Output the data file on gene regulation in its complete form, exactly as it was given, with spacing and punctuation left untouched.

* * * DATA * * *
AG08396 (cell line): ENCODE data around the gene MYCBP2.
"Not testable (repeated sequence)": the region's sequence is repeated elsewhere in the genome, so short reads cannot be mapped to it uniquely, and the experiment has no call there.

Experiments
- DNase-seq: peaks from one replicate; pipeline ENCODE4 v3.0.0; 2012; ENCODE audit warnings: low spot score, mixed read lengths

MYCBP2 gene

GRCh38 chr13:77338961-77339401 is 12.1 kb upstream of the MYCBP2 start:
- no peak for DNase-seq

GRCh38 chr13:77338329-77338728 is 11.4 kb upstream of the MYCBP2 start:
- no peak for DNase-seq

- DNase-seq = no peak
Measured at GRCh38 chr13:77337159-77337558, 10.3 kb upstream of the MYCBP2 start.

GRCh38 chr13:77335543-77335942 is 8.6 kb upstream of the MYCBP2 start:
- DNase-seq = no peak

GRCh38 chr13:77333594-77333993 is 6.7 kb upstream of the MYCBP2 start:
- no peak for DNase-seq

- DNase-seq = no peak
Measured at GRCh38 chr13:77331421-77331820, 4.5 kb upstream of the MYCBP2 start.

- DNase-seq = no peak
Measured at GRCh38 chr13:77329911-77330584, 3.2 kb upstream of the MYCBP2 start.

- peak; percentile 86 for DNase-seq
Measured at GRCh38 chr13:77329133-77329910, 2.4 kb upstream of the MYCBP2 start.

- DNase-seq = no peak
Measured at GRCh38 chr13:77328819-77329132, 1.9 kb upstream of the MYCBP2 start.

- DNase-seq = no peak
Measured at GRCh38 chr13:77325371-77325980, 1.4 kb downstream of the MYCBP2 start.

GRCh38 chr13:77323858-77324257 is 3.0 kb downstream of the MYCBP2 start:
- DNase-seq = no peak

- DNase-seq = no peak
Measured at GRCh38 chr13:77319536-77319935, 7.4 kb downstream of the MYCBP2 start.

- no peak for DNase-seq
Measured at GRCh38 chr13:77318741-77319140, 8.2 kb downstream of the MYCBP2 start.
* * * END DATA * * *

AG08396 (cell line): ENCODE data around the gene MYCBP2.
"Not testable (repeated sequence)": the region's sequence is repeated elsewhere in the genome, so short reads cannot be mapped to it uniquely, and the experiment has no call there.

Experiments
- DNase-seq: peaks from one replicate; pipeline ENCODE4 v3.0.0; 2012; ENCODE audit warnings: low spot score, mixed read lengths

MYCBP2 gene

GRCh38 chr13:77338961-77339401 is 12.1 kb upstream of the MYCBP2 start:
- no peak for DNase-seq

GRCh38 chr13:77338329-77338728 is 11.4 kb upstream of the MYCBP2 start:
- no peak for DNase-seq

- DNase-seq = no peak
Measured at GRCh38 chr13:77337159-77337558, 10.3 kb upstream of the MYCBP2 start.

GRCh38 chr13:77335543-77335942 is 8.6 kb upstream of the MYCBP2 start:
- DNase-seq = no peak

GRCh38 chr13:77333594-77333993 is 6.7 kb upstream of the MYCBP2 start:
- no peak for DNase-seq

- DNase-seq = no peak
Measured at GRCh38 chr13:77331421-77331820, 4.5 kb upstream of the MYCBP2 start.

- DNase-seq = no peak
Measured at GRCh38 chr13:77329911-77330584, 3.2 kb upstream of the MYCBP2 start.

- peak; percentile 86 for DNase-seq
Measured at GRCh38 chr13:77329133-77329910, 2.4 kb upstream of the MYCBP2 start.

- DNase-seq = no peak
Measured at GRCh38 chr13:77328819-77329132, 1.9 kb upstream of the MYCBP2 start.

- DNase-seq = no peak
Measured at GRCh38 chr13:77325371-77325980, 1.4 kb downstream of the MYCBP2 start.

GRCh38 chr13:77323858-77324257 is 3.0 kb downstream of the MYCBP2 start:
- DNase-seq = no peak

- DNase-seq = no peak
Measured at GRCh38 chr13:77319536-77319935, 7.4 kb downstream of the MYCBP2 start.

- no peak for DNase-seq
Measured at GRCh38 chr13:77318741-77319140, 8.2 kb downstream of the MYCBP2 start.